A 13-year-old boy’s online gaming addiction costs his mother a lot of money, After online hackers syphoned off almost Rs 22 lakh from his checking account. During the Covid-19 pandemic, the child used to play online games during online lessons when the schools were closed. This was brought to light when his mother went to the bank to upgrade his passbook. She was taken aback when she learned about the unidentified withdrawal from her account that she didn’t make.
Amandeep Kaur immediately contacted the financial institution’s administrators, who advised her to file a complaint with the police. Town police arrested four West Bengal residents for extortion and fraud after a preliminary investigation by the cybercrime and forensic section. Additional investigations were underway, according to the police, and efforts were being made to apprehend the culprits.
She stated that approximately Rs 22 lakhs had been transferred from her account to several checking accounts and digital cost wallets.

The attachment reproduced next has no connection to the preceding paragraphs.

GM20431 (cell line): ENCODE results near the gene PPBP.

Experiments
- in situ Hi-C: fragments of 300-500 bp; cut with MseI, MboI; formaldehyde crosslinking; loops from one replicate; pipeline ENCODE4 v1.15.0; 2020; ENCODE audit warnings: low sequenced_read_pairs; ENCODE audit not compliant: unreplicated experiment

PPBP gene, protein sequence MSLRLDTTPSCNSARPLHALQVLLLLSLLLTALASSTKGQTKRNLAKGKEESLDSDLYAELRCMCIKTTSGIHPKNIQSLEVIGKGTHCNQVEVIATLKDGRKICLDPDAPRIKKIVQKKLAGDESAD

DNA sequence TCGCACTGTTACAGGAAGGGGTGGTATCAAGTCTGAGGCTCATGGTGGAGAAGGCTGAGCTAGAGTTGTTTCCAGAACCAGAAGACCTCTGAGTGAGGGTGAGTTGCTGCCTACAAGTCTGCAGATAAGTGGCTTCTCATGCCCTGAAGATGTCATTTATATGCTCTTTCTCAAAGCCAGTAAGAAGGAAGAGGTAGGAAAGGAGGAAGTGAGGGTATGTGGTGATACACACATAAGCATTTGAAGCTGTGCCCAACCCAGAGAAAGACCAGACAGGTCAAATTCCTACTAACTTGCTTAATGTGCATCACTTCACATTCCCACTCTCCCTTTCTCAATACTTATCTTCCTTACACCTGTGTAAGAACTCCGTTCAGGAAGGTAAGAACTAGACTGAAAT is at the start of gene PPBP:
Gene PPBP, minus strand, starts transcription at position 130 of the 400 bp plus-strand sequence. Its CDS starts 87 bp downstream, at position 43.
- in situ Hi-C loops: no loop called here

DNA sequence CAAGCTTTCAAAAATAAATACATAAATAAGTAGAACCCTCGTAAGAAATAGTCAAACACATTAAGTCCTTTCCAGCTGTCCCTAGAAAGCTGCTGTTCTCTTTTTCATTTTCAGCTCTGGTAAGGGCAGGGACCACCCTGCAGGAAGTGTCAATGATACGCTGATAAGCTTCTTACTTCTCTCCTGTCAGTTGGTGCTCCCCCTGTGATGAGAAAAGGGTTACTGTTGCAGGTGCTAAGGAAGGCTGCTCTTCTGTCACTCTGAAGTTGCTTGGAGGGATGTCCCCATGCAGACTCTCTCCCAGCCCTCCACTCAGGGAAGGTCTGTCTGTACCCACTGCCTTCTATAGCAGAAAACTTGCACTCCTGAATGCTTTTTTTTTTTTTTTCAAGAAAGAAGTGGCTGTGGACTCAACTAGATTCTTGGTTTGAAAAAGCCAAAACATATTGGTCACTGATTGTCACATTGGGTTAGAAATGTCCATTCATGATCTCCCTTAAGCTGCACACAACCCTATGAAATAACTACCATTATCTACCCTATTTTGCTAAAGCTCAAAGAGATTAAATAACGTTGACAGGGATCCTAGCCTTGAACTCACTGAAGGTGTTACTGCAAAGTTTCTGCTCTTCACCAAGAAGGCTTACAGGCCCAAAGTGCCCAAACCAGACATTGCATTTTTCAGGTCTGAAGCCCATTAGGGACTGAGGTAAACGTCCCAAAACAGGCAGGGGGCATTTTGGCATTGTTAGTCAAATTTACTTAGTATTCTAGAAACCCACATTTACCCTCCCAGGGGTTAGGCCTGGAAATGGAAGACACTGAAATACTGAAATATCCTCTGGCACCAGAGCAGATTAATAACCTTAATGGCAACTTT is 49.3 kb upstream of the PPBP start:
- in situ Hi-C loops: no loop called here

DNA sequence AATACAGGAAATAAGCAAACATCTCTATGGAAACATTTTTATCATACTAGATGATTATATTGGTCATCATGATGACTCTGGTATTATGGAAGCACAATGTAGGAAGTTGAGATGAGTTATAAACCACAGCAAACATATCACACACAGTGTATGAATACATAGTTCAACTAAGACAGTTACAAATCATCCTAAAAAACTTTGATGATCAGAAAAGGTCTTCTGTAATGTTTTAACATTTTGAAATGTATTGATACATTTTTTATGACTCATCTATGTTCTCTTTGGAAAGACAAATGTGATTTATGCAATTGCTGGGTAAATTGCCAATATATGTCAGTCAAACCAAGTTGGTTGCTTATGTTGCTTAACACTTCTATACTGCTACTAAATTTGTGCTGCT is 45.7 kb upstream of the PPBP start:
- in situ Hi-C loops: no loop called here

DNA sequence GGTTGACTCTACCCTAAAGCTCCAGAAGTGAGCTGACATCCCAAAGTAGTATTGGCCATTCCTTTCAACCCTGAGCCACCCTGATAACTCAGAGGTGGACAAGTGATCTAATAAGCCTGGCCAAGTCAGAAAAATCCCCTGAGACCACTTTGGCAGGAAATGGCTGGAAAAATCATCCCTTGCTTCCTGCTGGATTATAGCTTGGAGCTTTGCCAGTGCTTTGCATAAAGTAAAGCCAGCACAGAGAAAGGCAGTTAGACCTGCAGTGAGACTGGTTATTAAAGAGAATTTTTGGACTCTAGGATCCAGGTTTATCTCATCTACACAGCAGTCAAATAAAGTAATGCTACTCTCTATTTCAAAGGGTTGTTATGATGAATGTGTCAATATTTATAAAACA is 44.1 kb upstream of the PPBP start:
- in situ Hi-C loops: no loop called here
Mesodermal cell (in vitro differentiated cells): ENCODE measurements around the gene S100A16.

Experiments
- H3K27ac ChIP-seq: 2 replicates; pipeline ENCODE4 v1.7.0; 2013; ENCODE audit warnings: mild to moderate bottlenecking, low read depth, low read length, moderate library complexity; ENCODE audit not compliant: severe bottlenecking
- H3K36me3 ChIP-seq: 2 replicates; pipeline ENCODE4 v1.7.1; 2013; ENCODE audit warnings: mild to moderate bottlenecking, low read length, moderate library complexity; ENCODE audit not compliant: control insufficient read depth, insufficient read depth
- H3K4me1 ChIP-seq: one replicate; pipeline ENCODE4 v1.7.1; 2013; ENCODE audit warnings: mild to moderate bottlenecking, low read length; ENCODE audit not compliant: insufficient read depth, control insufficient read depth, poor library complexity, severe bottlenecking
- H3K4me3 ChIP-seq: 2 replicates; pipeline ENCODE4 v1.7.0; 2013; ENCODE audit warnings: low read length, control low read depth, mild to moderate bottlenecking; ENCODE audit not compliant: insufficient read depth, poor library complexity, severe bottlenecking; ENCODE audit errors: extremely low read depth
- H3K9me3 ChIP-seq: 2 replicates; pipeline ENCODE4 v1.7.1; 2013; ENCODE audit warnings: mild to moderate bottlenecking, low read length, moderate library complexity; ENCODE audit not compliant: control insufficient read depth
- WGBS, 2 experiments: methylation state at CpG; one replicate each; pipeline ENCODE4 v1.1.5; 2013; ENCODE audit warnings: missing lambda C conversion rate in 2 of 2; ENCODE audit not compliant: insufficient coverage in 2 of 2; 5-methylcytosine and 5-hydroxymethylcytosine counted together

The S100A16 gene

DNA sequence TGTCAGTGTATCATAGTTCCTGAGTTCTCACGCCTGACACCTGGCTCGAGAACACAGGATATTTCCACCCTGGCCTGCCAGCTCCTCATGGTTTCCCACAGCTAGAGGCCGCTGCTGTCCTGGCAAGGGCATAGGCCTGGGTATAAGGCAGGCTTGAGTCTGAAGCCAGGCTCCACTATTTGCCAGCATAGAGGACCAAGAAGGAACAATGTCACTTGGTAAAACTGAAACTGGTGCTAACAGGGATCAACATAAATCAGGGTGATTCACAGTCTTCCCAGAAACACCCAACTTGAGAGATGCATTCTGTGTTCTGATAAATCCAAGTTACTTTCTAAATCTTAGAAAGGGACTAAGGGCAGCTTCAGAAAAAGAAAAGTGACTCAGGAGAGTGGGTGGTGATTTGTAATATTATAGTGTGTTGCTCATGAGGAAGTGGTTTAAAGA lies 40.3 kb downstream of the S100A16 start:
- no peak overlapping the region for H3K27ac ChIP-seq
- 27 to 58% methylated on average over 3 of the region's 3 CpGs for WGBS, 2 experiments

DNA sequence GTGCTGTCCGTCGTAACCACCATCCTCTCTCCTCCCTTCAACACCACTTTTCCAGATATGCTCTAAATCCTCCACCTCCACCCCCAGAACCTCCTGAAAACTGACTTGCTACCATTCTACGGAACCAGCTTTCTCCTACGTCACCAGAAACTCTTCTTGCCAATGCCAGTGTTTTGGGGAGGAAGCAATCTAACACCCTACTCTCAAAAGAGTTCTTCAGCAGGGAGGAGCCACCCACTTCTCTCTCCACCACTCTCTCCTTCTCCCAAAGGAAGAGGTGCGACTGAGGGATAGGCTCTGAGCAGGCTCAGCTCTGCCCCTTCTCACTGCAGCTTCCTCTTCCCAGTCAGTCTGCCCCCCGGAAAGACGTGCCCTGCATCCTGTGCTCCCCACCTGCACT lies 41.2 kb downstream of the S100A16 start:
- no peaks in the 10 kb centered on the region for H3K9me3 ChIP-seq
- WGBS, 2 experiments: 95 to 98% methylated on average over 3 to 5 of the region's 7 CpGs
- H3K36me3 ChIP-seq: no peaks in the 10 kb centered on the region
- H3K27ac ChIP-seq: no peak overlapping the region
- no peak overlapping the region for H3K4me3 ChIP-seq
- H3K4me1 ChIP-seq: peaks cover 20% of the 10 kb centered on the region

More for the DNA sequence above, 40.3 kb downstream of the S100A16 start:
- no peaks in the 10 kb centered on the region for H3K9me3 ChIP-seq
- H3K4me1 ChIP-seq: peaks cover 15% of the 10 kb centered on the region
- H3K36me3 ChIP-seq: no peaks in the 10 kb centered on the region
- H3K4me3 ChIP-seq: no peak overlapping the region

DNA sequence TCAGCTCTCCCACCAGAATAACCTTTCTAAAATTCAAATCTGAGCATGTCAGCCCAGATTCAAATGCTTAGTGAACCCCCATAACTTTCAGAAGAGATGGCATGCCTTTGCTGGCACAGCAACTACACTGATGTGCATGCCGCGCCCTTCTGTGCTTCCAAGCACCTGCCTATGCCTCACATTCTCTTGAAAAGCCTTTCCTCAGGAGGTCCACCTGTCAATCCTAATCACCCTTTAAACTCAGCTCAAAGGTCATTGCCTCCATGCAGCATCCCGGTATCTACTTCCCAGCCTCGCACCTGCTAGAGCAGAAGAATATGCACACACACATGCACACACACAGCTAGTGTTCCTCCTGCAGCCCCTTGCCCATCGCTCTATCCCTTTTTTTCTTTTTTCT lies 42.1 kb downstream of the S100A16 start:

During an initial investigation, it was determined that her older son, Navpreet Singh (13), used to take online classes. He was in the habit of playing multiplayer online video games. As he used to deposit his tuition fees on-line, he was well aware of passwords and checking account information. Amandeep had no idea how to make money on the internet
Navpreet told her that he searched YouTube for additional features and found a gaming channel operator named Aditya who demanded Rs 8,000 in exchange for producing a gaming ID. Aditya did not generate a gaming ID despite making the payment. When Navpreet demanded his money back, the accused threatened to tell his parents about it. Navreet made payments on several occasions and transferred Rs 22 lakhs to a private bank account and a digital wallet, fearful of the suspects’ threats.
This incident is neither new nor one of a kind, In an unusual event, a Punjabi kid paid Rs 16 lakh on the famous battle royale game PUBG through in-app purchases. The 17-year-old used his parents’ money to purchase in-game cosmetics, artillery, tournament passes, and virtual ammunition. The money was placed aside as a savings account for the Kharar-based boy’s father’s medical costs, according to his parents.